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A Massachusetts behavioral health facility faces $207,690 in proposed penalties from federal safety and health regulators who determined that the facility’s employees remain vulnerable to workplace violence risks.
The U.S. Occupational Safety and Health Administration issued Pembroke, Massachusetts-based UHS of Westwood Pembroke Inc., doing business as Lowell Treatment Center, a notification for failure to abate a violation involving workplace violence after previously finding a serious violation related to the same hazards in May 2015, according to an agency press release issued on Friday.
The employer and OSHA entered a formal settlement agreement in April 2016, which outlined specific provisions of a workplace violence prevention program, following the 2015 inspection. But a January 2017 inspection was launched after the Lowell Treatment Center failed to provide documentation to show it had implemented a workplace violence program and the agency's Andover area office received a complaint alleging employees remained at risk, according to OSHA.
The agency determined that the center had failed to comply with multiple terms of its agreement and that the risks for workers to suffer fatal injury or serious harm still existed. OSHA also cited the company for one repeat violation and three other-than-serious violations related to record keeping.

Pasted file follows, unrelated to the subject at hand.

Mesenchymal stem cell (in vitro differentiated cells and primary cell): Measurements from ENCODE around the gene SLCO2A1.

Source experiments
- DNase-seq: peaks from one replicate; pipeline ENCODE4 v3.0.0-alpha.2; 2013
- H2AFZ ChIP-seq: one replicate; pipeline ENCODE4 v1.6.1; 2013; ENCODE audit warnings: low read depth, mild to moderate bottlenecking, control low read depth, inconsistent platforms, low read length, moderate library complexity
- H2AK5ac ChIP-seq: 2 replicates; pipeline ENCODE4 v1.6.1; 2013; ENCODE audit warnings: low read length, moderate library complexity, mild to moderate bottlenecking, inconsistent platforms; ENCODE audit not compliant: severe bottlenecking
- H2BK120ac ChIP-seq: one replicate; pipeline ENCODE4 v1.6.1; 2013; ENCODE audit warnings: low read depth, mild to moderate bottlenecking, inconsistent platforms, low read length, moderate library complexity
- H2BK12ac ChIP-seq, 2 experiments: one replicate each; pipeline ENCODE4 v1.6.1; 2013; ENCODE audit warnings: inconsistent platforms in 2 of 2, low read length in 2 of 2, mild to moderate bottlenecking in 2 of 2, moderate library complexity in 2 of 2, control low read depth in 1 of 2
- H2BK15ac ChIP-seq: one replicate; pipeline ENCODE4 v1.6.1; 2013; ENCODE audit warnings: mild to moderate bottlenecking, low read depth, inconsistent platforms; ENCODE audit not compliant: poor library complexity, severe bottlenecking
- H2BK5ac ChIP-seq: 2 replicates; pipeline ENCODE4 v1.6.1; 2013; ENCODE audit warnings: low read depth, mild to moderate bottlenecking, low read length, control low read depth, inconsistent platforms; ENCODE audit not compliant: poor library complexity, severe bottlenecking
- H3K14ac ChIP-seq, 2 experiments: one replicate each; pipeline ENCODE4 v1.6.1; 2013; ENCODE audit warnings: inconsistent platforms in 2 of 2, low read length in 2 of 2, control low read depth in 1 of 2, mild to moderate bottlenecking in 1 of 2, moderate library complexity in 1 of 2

"Our inspectors found that employees throughout the Lowell Treatment Center continued to be exposed to incidents of workplace violence that could have been greatly reduced had the employer fully implemented the settlement agreement," Galen Blanton, OSHA's regional administrator in Boston, said in the statement.
UHS of Westwood Pembroke has notified OSHA of its intent to contest the findings before the independent Occupational Safety and Health Review Commission, according to OSHA.
A company spokesperson could not be immediately reached for comment.
The murder of Napa State Hospital psychiatric technician Donna Gross at the hands of a patient in October 2010 highlighted the danger health care workers routinely face in their jobs and has culminated in California adopting the first workplace violence prevention standard for health care workers in the United States.